Question #4: Why did Sanshiro begin Judo? Was it destined to be?
Updated: Jan 29
The Murao family it seemed was already decided to be a sports family. I don't think I voted on that but it certainly turned out that way. I always thought there were other important things to explore: things such as music, art, travel, books, movies, ethnic restaurants (others might argue for museums, exhibitions, crafts, and host of other things) but for us..our family has ended up pretty much limited to sports. It was for better and for worse, but I guess mostly for better.
Now on to ....Why did Sanshiro begin Judo?
We have to go back a bit in time to the older brother, Mashu, and our first venture into martial arts. As I mentioned before, Hidetoshi's older brother is a martial arts enthusiast and has a black belt in a particularly stringent form of Japanese karate, Koukushin.
Hidetoshi loves to research so he found out that the founder of this famous karate school had sent his master pupil to New York to teach this style of karate. This karate master was Shigeru Oyama and he started Oyama Karate in New York. One of his leading students taught the class which Mashu's joined.
Unlike other karate schools for kids, this one advocated that there was actual physical combat. They did provide padding and helmets but the final result for the little ones looked much like a playground fight. They also did some ascetic training like karate on the beach that perhaps later influenced the later crazy training schedule of the Murao children.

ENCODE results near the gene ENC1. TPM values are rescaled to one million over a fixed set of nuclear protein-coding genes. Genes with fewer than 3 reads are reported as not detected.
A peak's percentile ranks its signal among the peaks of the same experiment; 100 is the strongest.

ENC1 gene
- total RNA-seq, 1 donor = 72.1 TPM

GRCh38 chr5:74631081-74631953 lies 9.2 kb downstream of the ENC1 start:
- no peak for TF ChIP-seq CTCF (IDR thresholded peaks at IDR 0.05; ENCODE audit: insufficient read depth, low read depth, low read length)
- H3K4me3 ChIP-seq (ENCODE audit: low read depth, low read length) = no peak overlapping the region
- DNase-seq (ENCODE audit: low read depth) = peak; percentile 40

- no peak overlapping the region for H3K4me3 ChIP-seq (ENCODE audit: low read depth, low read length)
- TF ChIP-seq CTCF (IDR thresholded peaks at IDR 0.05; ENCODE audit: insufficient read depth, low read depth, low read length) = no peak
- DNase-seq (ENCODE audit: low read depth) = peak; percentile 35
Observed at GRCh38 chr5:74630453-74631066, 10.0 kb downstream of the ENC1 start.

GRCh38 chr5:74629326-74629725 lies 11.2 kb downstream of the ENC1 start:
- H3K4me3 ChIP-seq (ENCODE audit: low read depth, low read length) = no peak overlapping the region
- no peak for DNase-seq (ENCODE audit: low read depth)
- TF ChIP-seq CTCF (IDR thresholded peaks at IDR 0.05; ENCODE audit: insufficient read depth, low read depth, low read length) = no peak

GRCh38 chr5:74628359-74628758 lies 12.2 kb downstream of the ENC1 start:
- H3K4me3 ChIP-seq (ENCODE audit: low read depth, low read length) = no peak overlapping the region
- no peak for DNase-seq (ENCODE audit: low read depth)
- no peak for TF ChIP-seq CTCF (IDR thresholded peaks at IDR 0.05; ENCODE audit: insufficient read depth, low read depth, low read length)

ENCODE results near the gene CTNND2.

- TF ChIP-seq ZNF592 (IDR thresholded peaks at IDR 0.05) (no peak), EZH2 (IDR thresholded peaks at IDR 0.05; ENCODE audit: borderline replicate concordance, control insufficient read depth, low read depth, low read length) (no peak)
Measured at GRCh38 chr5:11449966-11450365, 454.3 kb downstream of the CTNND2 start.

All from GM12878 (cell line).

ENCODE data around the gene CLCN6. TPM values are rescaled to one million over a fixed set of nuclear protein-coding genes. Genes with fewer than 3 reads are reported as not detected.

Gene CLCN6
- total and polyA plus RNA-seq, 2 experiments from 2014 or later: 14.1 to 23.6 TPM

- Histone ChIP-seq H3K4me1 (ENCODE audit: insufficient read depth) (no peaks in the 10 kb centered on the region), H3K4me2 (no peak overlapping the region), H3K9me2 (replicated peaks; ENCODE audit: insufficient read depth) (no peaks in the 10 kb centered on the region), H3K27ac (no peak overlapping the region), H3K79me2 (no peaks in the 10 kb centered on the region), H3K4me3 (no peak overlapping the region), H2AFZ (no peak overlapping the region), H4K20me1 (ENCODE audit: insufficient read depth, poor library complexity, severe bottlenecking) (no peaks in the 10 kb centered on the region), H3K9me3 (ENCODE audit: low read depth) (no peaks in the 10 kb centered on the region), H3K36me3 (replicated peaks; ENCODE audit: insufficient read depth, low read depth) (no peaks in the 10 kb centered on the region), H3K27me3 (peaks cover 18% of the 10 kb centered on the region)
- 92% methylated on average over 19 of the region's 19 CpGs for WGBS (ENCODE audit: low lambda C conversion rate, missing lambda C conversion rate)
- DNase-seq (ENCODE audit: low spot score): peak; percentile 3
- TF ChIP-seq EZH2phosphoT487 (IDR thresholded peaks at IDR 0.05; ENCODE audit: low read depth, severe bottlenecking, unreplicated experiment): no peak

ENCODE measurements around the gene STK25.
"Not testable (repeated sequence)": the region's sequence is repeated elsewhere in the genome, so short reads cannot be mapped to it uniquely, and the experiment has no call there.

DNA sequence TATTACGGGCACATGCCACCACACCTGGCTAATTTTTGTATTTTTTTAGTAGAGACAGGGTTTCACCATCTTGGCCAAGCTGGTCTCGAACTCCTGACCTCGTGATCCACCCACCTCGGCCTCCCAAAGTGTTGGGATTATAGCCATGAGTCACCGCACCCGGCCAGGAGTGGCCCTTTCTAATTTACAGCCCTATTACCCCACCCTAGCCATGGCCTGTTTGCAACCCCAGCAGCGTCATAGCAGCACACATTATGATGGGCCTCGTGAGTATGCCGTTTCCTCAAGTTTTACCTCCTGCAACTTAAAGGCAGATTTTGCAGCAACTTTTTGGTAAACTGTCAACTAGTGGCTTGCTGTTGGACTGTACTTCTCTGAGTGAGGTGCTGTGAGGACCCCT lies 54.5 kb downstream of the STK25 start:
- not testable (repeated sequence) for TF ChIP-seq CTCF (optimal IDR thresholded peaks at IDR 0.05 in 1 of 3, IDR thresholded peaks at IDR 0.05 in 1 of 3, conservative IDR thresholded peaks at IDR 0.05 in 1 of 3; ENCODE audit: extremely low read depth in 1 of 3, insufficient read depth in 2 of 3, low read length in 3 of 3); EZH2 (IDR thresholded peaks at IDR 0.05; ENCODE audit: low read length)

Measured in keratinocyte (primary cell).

Big Brother Leads the Way
Big brothers (or sisters) tend to illuminate the path set before us and many of us wanted to follow closely in their footsteps. I know I did. In elementary school, my sister played the clarinet, so I played the clarinet (although I really wanted to study flute). In junior high and high school, she was a cheerleader, so I was a cheerleader (although I really loved tennis and singing). Eventually, I followed my heart and so did Sanshiro, but he managed to do that at age 5.
When Sanshiro was ten days old, we moved from New York to Virginia for one year. Hidetoshi had been accepted to graduate school at the University of London and although I wanted the whole family to go too, it was not financially feasible. Staying in New York alone with the children was also financially challenging so I decided to spend one year in Virginia near my family home.
Back to my Virginia Roots
Mashu had been going to Japanese kindergarten in New York and suddenly he was enrolled in the local primary school in Lynchburg. That was tough - more on that later. But to help him make friends and get in the swing of things, I signed him up for the local soccer team. With Sanshiro strapped in a Baby Bjorn, Mashu and I kicked the soccer ball in the field in front of our townhouse.
Japan is very different from America in that American children can participate in seasonal sports and enjoy a variety of activities. While we were in Virginia, Mashu played soccer in the fall and spring and basketball in the winter. This is not a concept not understood by the Japanese. A sport in Japan is chosen and your path and schedule are set early on.
The Move That Changed our Lives!
When we first moved to Japan in September 2001, we first lived in Yokohama. Because the Japanese school year starts in April, Mashu was still in first grade for a few months. This time in Japanese. Whew!